Successful kiddie films succeed by managing to please everyone all the time - - which means the parents as well as the poopy rugrats. So since Pokémon will always be an indecipherable montage of epilepsy-inducing images for anyone over 10 years old, it's a desperate parent who'll sit through it in joyless silence while their offspring go wild. On the other hand, your Babes and Lion Kings have enough adult in-jokes that they're worth hiring the babysitters for another viewing without a small voice whining: ""Why's he doing that?"" all through it.
Stuart Little is almost - - but not quite - - in the realms of broad spectrum entertainment, as, although the script's sharp and the actors are funny, it's just a little bit too twee to match Babe's adult-pleasing slickness. So although you certainly won't feel stupid turning up to a screening without a sprog in tow, chances are that the pure-as-snow Little clan will cause you to gag once or twice.
Heading the bright-as-a-button brigade is Geena Davis as Mrs Little, three and a half acres of gleaming smile fronting a Stepford Wife soccer mom. Less in the frame is Hugh Laurie as Mr Little, a well-meaning tweed suit who's obviously pretty pleased that he's poking Geena. And, providing the cutesy core of the family is George Little, played by Jonathan Lipnicki, a child actor who's clearly been kept on growth-inhibiting steroids since Jerry Maguire.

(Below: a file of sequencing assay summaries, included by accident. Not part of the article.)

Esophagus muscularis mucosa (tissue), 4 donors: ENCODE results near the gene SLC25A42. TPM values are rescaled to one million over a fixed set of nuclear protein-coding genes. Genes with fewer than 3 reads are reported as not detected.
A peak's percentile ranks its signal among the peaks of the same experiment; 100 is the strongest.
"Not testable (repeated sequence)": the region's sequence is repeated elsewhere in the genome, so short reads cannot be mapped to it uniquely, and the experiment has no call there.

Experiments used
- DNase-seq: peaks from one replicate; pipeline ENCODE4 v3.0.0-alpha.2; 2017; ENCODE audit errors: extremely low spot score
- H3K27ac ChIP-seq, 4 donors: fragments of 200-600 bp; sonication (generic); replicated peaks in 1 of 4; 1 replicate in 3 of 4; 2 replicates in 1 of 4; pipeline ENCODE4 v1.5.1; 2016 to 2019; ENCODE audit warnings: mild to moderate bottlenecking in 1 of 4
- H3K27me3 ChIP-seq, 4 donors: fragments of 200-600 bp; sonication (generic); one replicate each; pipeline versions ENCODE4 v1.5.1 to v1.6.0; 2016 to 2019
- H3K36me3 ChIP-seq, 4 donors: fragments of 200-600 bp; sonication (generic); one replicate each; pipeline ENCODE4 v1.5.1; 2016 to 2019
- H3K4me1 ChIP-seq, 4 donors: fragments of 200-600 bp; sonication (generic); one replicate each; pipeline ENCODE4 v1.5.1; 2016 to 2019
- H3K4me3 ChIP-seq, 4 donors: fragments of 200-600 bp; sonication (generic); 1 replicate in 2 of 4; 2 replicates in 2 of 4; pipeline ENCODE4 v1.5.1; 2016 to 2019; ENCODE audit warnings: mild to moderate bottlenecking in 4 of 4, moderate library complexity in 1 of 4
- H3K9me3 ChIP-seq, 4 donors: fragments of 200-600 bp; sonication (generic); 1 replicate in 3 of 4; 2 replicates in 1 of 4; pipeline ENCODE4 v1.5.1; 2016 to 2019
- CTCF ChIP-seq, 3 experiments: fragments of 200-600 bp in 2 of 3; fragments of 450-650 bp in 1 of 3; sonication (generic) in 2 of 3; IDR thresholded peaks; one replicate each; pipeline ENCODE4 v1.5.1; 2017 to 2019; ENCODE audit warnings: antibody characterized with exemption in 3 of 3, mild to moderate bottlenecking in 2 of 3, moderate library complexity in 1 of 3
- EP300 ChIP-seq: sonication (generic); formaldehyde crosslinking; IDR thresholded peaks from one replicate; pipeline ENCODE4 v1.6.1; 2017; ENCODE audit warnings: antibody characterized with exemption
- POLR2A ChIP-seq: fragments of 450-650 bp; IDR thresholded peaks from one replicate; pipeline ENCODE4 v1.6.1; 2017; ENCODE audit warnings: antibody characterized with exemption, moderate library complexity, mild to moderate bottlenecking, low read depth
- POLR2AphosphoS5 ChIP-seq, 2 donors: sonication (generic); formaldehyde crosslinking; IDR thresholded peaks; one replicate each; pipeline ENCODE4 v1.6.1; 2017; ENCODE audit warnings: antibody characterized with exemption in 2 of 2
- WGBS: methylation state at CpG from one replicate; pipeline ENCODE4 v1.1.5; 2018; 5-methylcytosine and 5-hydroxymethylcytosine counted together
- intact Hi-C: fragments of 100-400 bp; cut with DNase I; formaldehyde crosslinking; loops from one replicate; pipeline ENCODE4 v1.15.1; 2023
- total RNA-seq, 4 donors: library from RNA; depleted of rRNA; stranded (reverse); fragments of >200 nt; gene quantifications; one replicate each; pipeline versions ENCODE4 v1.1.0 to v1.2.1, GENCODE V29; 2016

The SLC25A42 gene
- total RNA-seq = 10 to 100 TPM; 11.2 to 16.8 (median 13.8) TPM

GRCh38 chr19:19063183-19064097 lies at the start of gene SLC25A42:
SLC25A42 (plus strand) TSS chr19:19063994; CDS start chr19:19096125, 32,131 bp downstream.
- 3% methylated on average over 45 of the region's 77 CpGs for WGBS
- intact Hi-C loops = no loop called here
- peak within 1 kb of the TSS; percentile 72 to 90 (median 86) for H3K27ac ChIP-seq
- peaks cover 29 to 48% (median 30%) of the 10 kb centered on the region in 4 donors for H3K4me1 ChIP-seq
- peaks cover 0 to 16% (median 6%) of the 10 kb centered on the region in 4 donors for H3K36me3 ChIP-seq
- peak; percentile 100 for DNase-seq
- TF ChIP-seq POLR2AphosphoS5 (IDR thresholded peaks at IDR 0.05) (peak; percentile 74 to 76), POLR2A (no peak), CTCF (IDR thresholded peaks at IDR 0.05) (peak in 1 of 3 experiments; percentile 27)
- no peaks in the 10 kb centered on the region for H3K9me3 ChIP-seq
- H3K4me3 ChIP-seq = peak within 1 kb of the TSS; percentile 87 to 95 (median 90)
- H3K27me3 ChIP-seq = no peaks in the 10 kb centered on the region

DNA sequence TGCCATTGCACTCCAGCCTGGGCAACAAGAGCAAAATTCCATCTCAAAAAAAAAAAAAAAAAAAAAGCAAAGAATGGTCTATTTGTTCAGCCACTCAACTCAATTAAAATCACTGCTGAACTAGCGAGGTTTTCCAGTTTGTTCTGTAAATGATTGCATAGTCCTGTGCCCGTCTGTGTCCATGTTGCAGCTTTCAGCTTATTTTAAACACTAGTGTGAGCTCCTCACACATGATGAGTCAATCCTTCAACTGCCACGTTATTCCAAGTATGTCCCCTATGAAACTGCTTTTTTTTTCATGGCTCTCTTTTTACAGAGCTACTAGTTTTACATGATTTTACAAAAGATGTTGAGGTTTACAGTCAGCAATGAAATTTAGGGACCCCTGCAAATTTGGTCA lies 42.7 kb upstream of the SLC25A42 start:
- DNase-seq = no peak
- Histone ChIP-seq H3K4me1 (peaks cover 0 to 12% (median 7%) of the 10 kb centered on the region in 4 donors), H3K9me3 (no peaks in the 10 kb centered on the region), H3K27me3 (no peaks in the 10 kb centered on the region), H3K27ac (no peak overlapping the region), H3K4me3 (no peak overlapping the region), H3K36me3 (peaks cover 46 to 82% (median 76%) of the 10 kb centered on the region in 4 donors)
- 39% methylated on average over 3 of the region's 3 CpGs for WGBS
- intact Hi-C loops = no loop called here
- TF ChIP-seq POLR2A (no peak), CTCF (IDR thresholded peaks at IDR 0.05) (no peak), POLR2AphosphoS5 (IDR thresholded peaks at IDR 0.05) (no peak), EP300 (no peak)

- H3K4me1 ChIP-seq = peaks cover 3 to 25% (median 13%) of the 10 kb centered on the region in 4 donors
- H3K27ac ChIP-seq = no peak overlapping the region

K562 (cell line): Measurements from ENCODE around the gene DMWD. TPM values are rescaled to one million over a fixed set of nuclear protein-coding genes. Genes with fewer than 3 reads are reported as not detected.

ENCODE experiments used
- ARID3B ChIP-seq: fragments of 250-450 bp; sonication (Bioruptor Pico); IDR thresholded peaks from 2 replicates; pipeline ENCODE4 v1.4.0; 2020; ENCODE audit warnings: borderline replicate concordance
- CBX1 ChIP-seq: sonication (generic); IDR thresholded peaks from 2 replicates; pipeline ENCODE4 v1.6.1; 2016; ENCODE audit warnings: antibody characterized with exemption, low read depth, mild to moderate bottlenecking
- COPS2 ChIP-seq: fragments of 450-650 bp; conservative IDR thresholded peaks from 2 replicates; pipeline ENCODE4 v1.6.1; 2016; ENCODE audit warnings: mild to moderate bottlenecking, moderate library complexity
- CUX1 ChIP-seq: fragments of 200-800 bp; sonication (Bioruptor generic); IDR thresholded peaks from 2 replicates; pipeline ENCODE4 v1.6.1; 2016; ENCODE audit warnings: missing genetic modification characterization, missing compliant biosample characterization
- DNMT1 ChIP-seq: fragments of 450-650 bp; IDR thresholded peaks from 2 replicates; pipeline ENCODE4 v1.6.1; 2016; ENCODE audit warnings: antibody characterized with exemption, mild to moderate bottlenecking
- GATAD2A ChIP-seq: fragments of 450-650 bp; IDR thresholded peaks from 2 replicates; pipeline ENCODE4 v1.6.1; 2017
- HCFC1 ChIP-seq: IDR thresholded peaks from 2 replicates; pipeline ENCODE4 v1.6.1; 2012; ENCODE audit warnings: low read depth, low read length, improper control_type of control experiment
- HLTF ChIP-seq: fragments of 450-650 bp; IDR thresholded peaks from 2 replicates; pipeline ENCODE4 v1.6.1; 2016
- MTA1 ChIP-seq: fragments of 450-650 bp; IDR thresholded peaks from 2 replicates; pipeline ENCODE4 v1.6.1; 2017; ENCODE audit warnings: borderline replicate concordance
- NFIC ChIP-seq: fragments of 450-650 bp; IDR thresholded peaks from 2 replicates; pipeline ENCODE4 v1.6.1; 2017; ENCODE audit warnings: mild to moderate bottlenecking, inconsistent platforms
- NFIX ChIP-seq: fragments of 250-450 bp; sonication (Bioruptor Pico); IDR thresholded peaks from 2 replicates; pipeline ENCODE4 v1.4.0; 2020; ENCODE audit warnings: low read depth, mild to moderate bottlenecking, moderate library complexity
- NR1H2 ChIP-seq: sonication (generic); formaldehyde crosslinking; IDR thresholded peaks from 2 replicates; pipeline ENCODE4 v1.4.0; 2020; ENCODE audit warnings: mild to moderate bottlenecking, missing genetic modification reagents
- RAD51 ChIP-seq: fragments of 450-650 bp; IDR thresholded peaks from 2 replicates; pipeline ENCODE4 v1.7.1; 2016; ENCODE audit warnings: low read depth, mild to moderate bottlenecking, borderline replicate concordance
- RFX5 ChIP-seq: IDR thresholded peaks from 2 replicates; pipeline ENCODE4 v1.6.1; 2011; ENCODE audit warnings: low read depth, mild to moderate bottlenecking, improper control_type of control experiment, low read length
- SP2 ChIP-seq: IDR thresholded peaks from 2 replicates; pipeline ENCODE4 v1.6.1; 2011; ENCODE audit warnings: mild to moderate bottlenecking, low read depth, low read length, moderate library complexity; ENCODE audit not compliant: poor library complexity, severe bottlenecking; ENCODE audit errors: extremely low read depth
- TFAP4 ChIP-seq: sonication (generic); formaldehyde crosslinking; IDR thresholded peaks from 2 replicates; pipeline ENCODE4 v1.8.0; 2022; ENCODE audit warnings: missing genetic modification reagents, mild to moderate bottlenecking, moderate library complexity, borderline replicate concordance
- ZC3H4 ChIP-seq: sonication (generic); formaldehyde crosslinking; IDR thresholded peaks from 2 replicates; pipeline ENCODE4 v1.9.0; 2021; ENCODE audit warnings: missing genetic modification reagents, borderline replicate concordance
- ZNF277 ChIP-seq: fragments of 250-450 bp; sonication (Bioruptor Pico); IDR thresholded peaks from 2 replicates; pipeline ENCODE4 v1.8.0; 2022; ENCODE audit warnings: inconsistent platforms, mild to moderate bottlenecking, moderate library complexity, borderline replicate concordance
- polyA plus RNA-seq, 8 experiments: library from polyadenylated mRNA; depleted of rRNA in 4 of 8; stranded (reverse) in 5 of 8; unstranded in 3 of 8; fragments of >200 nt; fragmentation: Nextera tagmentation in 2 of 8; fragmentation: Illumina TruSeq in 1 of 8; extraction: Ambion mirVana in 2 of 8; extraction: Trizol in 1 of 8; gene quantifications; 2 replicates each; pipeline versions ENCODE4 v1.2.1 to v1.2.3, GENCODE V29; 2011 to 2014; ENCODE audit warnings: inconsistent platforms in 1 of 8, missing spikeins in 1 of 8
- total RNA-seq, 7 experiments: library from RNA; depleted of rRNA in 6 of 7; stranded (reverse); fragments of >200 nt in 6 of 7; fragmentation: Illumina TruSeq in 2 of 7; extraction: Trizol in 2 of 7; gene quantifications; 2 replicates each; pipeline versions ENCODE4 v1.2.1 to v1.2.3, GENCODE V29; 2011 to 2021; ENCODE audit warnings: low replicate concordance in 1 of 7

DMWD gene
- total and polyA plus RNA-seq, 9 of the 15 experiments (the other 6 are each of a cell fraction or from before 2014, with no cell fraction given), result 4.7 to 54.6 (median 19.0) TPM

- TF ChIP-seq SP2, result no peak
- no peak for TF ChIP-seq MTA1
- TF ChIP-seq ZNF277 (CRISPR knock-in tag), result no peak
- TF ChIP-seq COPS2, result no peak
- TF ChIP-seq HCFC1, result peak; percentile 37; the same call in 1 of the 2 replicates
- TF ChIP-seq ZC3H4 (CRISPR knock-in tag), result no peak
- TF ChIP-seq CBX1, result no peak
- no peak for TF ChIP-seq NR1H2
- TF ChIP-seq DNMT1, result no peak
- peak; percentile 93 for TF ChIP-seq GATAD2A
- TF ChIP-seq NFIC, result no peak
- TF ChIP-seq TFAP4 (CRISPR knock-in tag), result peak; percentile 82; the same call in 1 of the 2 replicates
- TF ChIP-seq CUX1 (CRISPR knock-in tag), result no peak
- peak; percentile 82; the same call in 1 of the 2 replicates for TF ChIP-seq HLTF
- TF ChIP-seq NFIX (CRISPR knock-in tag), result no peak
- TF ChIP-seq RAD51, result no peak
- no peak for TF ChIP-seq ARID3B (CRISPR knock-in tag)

As pukey-nice as this lot are, they're thankfully bit players to the animals, especially family pet Snowbell (voiced by Nathan Lane), who simply can't believe he can't eat Stuart now that the rodent's one of the family. Unencumbered by such qualms is Chazz Palminteri's Smokey, who heads a hit squad of alley cats employed by Snowbell to indulge in mousicide. Will the malicious moggy realise where his loyalties lie before Stuart squeaks his last?
But the true star is Stuart, a seamless blend of photorealistic CGI animation and Michael J Fox. Without fast editing or shaky camera work to mask any dodgy effects, he's got to be good enough to stand up to the scrutiny of long, lingering close-ups, and is required to laugh and cry his way through the full range of mouse-emotions. And in both these respects, he's a success: his fur moves like fur, his clothing moves like fabric and he out-shines, out-acts and out-empathises every other character in the movie. Within a few minutes, it's easy to forget that he and his mousey pals are just a supercomputer's dream and it's a pleasure to sit back and watch them act their little digital hearts out. When the movie history books are written, Jar Jar Binks might go down as the world's first computer character, but Stuart Little will rightfully be credited as the first true CG actor.